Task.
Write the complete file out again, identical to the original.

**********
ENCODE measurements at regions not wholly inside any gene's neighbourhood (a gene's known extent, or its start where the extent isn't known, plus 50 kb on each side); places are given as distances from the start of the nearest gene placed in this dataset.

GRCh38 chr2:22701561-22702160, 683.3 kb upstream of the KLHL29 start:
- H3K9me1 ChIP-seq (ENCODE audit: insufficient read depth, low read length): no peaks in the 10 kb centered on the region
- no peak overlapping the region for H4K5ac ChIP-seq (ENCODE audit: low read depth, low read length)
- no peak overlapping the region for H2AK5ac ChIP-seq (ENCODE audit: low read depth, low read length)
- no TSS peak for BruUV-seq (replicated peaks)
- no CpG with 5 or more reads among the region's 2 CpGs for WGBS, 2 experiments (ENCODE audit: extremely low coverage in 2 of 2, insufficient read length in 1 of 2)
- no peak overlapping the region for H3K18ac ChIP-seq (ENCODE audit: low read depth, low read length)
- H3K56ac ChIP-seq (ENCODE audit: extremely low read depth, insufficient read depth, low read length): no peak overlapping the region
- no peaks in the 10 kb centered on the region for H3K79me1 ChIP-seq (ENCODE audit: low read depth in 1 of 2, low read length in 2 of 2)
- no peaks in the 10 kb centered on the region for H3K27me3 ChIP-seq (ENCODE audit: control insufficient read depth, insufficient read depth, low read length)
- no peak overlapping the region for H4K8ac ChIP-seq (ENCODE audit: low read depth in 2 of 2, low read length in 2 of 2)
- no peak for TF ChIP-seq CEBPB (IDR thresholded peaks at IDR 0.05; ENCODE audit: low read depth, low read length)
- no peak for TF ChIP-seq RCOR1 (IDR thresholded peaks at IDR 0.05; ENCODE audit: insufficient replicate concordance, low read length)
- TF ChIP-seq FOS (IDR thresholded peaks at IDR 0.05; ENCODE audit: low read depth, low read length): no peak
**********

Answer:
ENCODE measurements at regions not wholly inside any gene's neighbourhood (a gene's known extent, or its start where the extent isn't known, plus 50 kb on each side); places are given as distances from the start of the nearest gene placed in this dataset.

GRCh38 chr2:22701561-22702160, 683.3 kb upstream of the KLHL29 start:
- H3K9me1 ChIP-seq (ENCODE audit: insufficient read depth, low read length): no peaks in the 10 kb centered on the region
- no peak overlapping the region for H4K5ac ChIP-seq (ENCODE audit: low read depth, low read length)
- no peak overlapping the region for H2AK5ac ChIP-seq (ENCODE audit: low read depth, low read length)
- no TSS peak for BruUV-seq (replicated peaks)
- no CpG with 5 or more reads among the region's 2 CpGs for WGBS, 2 experiments (ENCODE audit: extremely low coverage in 2 of 2, insufficient read length in 1 of 2)
- no peak overlapping the region for H3K18ac ChIP-seq (ENCODE audit: low read depth, low read length)
- H3K56ac ChIP-seq (ENCODE audit: extremely low read depth, insufficient read depth, low read length): no peak overlapping the region
- no peaks in the 10 kb centered on the region for H3K79me1 ChIP-seq (ENCODE audit: low read depth in 1 of 2, low read length in 2 of 2)
- no peaks in the 10 kb centered on the region for H3K27me3 ChIP-seq (ENCODE audit: control insufficient read depth, insufficient read depth, low read length)
- no peak overlapping the region for H4K8ac ChIP-seq (ENCODE audit: low read depth in 2 of 2, low read length in 2 of 2)
- no peak for TF ChIP-seq CEBPB (IDR thresholded peaks at IDR 0.05; ENCODE audit: low read depth, low read length)
- no peak for TF ChIP-seq RCOR1 (IDR thresholded peaks at IDR 0.05; ENCODE audit: insufficient replicate concordance, low read length)
- TF ChIP-seq FOS (IDR thresholded peaks at IDR 0.05; ENCODE audit: low read depth, low read length): no peak